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If You Think The French President Is 'Stupide,' Just Say So

France's President Francois Hollande. His predecessor, Nicolas Sarkozy, reportedly thinks he's "a ridiculous little fat man."
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AFP/Getty Images
France's President Francois Hollande. His predecessor, Nicolas Sarkozy, reportedly thinks he's "a ridiculous little fat man."

The French are famous for their insults, but traditionally they haven't taken it well when the target is the president of the republic.

A vote in parliament on Thursday has changed that. For the first time in 130 years, it's now legal to say how you really feel about the French leader.

So, if you think that French President Francois Hollande is "a ridiculous little fat man who dyes his hair," as Nicolas Sarkozy reportedly said (in private) of his successor, you're free to say so — in public.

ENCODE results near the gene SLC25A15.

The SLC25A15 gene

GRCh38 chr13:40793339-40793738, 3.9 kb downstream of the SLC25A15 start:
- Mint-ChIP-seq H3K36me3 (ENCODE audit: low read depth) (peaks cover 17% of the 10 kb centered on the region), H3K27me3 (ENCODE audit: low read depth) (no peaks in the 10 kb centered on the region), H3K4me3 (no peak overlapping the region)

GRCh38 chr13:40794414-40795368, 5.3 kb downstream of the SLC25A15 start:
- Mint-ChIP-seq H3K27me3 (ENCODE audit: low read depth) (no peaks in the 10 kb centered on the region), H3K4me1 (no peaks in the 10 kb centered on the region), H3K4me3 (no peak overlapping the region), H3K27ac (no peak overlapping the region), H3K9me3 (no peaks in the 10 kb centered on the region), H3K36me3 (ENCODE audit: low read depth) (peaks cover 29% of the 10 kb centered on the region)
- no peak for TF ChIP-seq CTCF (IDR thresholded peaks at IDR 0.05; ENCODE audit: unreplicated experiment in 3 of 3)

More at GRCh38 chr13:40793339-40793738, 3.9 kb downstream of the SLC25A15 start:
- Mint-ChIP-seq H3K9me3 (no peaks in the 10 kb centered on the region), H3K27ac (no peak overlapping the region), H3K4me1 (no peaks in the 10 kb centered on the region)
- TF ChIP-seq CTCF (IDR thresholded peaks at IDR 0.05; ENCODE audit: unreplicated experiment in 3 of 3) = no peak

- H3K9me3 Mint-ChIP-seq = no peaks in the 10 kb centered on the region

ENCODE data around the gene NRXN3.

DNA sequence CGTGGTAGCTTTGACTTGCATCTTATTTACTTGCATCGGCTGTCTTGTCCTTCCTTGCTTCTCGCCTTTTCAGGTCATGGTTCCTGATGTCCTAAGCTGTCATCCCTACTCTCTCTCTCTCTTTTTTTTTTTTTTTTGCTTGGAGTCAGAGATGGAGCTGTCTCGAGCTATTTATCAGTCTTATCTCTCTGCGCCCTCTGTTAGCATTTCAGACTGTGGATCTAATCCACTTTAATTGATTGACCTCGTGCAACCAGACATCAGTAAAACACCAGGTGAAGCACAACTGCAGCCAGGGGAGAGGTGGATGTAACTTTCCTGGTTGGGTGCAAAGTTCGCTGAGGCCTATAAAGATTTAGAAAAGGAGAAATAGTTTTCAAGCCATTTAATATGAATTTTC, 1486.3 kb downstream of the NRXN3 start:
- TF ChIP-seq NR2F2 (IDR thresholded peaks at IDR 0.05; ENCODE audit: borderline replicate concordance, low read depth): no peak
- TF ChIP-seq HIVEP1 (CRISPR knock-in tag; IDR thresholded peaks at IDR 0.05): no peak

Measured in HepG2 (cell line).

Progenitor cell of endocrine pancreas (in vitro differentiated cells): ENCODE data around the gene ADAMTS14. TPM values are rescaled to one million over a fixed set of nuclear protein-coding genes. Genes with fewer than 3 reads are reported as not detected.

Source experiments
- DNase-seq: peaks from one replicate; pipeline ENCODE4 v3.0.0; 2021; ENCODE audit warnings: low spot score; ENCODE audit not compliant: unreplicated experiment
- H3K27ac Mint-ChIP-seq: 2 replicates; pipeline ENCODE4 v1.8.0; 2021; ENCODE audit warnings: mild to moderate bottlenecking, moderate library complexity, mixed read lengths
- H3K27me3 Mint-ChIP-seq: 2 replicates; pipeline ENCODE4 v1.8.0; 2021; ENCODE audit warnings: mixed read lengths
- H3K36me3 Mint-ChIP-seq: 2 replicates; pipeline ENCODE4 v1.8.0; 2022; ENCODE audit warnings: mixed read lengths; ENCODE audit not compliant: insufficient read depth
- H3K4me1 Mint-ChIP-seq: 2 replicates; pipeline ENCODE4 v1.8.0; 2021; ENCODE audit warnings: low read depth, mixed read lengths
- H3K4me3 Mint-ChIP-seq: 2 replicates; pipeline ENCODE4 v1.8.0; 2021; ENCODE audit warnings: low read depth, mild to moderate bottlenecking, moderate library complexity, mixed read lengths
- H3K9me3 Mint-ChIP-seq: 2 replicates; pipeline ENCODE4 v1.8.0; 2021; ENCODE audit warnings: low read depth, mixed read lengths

It all started in 2008, when a French demonstrator held up a sign exhorting then-President Sarkozy to "Get lost, jerk." The man was fined $50 for "offending the head of state." The incident prompted the European Court of Human Rights (ECHR) to rule in March that France had violated the protester's right to freedom of expression.

As The Daily Mail writes:

"The ECHR acknowledged that the insult constituted 'criticism of a political nature' for which 'freedom of expression was of the highest importance.'

"Now anyone who chooses to insult a serving French president will have to be pursued through the libel courts."

Copyright 2021 NPR. To see more, visit https://www.npr.org.

Scott Neuman is a reporter and editor, working mainly on breaking news for NPR's digital and radio platforms.